The current treatment for AKI is mainly supportive in nature; no therapeutic modalities to date have shown efficacy in treating the condition.


  1. Maintaining volume status and mean arterial pressure to maintain renal hemodynamics.
  2. 0.9% normal saline is preferred for volume resuscitation.
  3. Albumin is safe, albeit no more effective than isotonic saline for fluid resuscitation. However, it may be preferred in hypo-albuminemia with good urine output.
  4. Lonotrope support as required should be given to maintain adequate MAP for good renal perfusion.
  5. Appropriate use of vasoactive agents can improve kidney perfusion in volume-resuscitated patients with vasomotor shock. The preferred ionotropic is nor-adrenaline followed by vasopressin if needed.
  6. In patients having cardiac dysfunction with no acute myocardial event, dobutamine will help to prevent the cardio-renal syndrome.
  7. Avoid using nephrotoxic agents like aminoglycosides and NSAIDS.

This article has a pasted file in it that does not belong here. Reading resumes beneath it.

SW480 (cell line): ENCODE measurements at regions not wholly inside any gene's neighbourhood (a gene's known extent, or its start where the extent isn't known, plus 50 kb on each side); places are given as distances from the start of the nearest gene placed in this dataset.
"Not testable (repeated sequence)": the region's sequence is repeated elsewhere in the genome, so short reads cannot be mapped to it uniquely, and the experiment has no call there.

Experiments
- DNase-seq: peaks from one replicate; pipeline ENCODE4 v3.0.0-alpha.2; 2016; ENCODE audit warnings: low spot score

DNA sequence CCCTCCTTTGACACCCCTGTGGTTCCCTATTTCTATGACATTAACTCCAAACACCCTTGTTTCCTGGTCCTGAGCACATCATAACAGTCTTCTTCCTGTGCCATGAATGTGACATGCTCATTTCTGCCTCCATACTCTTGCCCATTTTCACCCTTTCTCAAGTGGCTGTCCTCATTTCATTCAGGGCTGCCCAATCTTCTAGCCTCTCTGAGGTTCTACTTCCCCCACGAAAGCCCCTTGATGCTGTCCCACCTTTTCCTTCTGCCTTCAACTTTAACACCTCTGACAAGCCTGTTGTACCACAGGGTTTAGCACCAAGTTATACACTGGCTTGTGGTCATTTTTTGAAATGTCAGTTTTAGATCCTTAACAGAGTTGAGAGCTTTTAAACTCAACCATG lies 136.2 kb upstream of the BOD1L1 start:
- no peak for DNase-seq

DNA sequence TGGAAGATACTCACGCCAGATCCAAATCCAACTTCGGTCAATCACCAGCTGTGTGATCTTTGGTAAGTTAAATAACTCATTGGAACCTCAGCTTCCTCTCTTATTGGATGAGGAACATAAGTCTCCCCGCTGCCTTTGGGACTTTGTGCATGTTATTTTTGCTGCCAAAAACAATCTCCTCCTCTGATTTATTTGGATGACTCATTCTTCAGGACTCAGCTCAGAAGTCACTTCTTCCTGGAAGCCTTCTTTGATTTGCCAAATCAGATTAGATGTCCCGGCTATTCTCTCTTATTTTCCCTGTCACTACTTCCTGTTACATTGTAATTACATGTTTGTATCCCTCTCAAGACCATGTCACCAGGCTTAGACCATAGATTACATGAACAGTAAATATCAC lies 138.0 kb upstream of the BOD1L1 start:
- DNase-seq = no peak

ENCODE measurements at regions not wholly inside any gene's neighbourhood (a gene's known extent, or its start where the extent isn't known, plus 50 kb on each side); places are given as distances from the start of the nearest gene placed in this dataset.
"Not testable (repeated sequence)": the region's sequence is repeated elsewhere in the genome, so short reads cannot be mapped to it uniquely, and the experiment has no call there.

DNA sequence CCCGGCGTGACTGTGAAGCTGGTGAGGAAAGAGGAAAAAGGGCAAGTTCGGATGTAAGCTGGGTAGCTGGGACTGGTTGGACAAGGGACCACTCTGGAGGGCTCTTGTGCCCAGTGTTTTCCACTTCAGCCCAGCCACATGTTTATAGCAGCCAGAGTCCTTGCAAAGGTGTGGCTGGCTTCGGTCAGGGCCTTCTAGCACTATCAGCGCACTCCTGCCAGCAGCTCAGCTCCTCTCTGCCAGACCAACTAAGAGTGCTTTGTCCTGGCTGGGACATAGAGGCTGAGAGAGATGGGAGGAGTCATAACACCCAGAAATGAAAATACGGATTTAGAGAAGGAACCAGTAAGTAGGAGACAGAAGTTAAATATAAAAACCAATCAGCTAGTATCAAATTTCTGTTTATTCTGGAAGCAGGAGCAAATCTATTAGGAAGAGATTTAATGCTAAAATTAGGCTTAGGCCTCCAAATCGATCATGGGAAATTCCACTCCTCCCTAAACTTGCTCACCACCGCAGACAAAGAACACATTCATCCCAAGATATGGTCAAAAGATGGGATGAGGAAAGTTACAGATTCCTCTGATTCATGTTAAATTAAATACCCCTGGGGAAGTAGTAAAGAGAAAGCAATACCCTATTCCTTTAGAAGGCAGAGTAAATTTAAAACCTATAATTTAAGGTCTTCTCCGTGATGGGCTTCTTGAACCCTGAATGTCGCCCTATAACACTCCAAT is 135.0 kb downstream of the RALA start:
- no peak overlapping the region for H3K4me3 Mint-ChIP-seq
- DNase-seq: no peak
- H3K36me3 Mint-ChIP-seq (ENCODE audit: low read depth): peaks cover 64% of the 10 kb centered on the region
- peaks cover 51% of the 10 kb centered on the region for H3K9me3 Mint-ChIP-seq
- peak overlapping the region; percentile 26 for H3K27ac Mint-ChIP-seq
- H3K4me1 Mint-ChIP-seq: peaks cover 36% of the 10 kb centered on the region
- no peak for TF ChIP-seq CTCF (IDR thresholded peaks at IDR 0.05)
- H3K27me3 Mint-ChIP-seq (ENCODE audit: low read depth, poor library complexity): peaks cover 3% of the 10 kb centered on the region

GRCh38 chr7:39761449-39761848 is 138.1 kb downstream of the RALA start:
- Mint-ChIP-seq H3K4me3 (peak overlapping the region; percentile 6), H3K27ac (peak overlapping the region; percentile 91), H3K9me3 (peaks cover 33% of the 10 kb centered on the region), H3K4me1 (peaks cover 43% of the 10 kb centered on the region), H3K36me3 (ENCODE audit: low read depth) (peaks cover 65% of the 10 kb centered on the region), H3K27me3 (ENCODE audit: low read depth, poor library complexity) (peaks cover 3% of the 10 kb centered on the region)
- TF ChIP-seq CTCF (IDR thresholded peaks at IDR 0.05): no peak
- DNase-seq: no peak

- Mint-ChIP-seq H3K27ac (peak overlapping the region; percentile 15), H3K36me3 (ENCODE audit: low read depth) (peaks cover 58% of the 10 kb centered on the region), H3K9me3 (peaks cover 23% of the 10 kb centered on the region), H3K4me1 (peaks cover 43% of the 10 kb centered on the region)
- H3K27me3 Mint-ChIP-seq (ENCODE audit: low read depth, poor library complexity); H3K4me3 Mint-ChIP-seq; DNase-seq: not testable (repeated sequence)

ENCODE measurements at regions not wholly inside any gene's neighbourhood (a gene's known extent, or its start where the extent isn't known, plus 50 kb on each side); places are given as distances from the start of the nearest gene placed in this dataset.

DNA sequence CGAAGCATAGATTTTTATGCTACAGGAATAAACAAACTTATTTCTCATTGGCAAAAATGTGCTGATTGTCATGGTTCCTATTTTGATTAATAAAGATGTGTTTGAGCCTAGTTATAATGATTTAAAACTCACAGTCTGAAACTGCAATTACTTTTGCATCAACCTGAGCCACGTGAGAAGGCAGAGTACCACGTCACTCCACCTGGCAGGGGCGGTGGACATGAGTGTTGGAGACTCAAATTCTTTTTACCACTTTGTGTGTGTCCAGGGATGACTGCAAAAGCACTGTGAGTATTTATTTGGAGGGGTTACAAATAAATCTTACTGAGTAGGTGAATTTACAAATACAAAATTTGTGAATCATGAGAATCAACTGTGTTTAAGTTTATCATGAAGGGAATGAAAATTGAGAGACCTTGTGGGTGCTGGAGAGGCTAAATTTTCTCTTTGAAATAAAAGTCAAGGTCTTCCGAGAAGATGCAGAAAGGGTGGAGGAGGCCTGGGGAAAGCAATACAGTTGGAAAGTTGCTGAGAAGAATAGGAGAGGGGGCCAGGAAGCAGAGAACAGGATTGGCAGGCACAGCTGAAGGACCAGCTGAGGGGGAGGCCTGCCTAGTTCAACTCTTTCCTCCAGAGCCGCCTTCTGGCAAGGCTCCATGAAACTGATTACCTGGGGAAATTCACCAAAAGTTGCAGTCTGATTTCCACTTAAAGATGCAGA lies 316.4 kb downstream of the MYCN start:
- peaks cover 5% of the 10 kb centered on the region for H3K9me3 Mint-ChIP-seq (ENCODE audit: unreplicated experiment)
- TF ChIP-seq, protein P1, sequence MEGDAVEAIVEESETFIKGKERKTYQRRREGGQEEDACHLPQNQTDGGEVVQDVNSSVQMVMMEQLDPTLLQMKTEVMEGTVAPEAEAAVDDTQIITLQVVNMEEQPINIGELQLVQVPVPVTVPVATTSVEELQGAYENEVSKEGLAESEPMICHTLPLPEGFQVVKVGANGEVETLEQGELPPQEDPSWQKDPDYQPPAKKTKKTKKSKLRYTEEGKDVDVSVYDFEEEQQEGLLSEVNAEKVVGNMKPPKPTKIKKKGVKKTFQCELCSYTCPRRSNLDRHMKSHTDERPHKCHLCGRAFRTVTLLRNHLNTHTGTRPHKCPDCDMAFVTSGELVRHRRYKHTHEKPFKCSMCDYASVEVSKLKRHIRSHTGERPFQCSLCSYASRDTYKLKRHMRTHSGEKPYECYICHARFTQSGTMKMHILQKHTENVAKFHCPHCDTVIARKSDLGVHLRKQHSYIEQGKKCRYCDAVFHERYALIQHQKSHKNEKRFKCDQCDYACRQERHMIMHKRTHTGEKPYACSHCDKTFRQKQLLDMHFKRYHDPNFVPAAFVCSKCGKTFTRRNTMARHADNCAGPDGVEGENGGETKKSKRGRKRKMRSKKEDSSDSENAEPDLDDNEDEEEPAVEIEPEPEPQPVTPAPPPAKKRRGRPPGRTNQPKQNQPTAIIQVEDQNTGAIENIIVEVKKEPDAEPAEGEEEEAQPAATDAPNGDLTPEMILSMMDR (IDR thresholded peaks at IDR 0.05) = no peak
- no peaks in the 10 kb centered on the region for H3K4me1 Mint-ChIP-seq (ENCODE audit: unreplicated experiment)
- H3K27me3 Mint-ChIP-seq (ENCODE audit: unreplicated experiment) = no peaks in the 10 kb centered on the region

8. Avoid procedures which require intravenous contrast.
  9. If contrast is required to be given; prefer using low molecular weight contrast and stop diuretics and metformin prior to it.
  10. Also in the setting of established AKI stop ACE-/ARB and SGLT-2 inhibitors.


  1. There is no specific treatment for AKI; it actually is based on identifying the aetiology and treating the specific cause which has led to AKI.
  2. In Pre-renal AKI, largely maintenance of hydration and maintaining MAP is the standard of care.
  3. The use of isotonic saline as the standard of care for intravascular volume expansion to prevent or treat AKI is based upon the lack of clear evidence that colloids are superior.
  4. It is acknowledged that colloids may be chosen in some patients to aid in reaching resuscitation goals, or to avoid excessive fluid administration in patients requiring extensive volume resuscitation, or in specific patient subsets (for example, a cirrhotic patient with spontaneous peritonitis, or in burns).
  5. The choice of crystalloid with altered tonicity is generally dictated by goals other than intravascular volume expansion (for example, hypernatremia or hyponatremia). The isotonic saline solution contains 154 mmol/l chloride and when administered in large volumes will result in hyperchloremia.